How Does A SPAC Work?

SPACs have approximately 24 months from IPO to complete a merger with a non-listed operating company before it is to wind up and return funds.


exhibit 5: SPAC timeline

Step 1: Investment Thesis

The sponsor, an executive team or investor with significant experience, launches a SPAC. The investment thesis is both sector and geography focused e.g. acquire a Singapore based healthtech business.

Step 2: SPAC Formation

The sponsor creates the SPAC as a holding company and files for IPO. The sponsor completes a fund-raising roadshow to secure institutional investors by leveraging their investment track record and network to sell the investment thesis.

Step 3: Structure IPO

The sponsor makes  a nominal capital investment, typically translating to an approximately 20% interest in the SPAC. This is also known as founder shares.

The remaining 80% is held by public shareholders through ‘units’ offered in the IPO of the SPAC’s shares. Each unit comprises one common share + a fraction of a warrant.


exhibit 6: SPAC workflow

Step 4: Acquire Non-listed Target Company

The SPAC has up to 24 months to identify and complete a merger with a non-listed operating company. This transaction is known as de-SPACing.

If the SPAC does not identify a merger within the time frame, the SPAC liquidates and IPO proceeds plus interest are returned to its public shareholders.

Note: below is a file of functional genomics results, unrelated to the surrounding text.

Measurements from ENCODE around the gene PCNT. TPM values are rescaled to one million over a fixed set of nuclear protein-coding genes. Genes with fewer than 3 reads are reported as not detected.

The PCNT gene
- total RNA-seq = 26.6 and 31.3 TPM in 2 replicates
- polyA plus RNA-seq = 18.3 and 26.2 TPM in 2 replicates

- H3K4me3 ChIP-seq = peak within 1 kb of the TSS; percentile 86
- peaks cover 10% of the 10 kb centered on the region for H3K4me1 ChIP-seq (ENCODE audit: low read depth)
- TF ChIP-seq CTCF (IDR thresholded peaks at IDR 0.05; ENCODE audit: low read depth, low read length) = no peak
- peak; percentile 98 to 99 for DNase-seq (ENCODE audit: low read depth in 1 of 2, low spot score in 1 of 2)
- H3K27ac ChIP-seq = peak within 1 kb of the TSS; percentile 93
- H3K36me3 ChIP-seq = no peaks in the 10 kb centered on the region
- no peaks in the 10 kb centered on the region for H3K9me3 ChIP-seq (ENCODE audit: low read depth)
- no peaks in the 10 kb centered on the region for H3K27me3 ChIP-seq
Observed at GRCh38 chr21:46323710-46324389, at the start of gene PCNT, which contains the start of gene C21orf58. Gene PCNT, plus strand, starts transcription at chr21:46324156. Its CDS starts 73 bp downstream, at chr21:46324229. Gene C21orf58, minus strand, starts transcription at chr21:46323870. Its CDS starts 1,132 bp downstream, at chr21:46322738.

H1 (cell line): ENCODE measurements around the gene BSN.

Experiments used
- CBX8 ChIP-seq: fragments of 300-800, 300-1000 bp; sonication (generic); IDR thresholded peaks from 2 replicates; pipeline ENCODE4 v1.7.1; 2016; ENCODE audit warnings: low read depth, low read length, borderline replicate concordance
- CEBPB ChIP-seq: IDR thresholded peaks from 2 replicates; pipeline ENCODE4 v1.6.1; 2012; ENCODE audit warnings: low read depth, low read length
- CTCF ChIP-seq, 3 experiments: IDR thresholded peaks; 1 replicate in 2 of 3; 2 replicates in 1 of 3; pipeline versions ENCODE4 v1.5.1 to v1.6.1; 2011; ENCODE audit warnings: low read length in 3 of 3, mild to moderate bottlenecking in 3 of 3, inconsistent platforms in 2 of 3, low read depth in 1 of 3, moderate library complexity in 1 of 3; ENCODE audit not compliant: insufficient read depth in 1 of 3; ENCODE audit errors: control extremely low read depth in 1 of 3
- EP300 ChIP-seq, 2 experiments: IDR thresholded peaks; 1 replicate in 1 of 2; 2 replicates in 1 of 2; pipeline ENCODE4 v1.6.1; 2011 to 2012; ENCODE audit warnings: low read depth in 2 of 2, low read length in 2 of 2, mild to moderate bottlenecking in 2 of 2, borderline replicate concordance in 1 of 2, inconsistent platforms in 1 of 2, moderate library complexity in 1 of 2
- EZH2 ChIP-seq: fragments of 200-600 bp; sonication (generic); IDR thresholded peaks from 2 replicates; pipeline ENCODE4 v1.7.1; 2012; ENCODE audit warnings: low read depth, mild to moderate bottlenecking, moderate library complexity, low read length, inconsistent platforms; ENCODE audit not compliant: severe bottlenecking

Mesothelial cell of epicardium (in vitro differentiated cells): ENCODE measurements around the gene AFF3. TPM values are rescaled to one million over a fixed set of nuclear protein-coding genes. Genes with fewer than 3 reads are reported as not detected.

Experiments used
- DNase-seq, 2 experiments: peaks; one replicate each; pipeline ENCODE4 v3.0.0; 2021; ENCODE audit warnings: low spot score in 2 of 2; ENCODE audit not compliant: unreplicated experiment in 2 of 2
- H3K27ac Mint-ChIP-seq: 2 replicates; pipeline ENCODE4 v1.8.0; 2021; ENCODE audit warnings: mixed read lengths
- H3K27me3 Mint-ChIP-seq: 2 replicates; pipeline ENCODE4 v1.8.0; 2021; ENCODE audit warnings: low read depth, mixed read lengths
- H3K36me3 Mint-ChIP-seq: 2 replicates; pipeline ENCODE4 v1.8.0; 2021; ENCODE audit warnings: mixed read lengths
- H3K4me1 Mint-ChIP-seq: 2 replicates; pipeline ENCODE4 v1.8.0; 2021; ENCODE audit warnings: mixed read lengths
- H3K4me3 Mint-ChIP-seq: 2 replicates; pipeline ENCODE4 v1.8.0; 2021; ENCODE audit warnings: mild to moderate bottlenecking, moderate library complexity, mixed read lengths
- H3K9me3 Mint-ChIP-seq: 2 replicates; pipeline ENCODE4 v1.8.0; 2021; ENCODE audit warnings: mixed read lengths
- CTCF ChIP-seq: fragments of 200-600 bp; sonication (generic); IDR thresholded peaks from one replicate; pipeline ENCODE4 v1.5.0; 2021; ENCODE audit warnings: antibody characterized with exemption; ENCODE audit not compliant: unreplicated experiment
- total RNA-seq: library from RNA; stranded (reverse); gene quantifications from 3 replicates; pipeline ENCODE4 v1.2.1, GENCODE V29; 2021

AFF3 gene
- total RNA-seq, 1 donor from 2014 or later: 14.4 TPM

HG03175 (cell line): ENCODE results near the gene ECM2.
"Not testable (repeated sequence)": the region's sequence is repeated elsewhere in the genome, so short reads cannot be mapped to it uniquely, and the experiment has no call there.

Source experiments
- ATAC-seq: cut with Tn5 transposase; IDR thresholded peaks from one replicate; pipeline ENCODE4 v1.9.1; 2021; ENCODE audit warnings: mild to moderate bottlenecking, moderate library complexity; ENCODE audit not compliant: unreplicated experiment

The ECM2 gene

Step 5: Vote To Acquire Non-listed Target Company

Once a target company is identified and a merger is announced, the SPAC’s public shareholders may approve the SPAC merger.

If the SPAC requires additional funds to complete the merger, the SPAC may issue debt or additional shares, generally as a private investment in public equity (“PIPE”) deal.

When all regulatory hurdles have been cleared, the merger closes and the target operating company becomes a public entity.

Step 6: Vote To Reject Deal

If shareholders vote to reject a merger, they elect to redeem their shares with interest.


How Does A De-SPAC Work?

The salient terms of SGX’s de-SPAC guidelines are summarized below:


exhibit 7: de-SPAC guidelines





exhibit 8: SPAC team


Sponsors and target companies often underestimate the process flow, nuanced paperwork requirements, or other strategic considerations required to navigate SPAC-related transactions. Many can also be unprepared to navigate the rigorous due diligence process that can distract executives from day-to-day operations while exposing the companies to unforeseen risks if they’re not thorough in their examination.

A merger with a SPAC is a great opportunity if you are looking for a strategic partner to bring your company into new markets. SGX now offers SPACs as a quicker access to public capital for those that wish to avoid the hassle and time commitment of a traditional IPO.

If your business aims to access a significant amount of capital without the pain of going through an IPO, contact VALLARIS to start a conversation.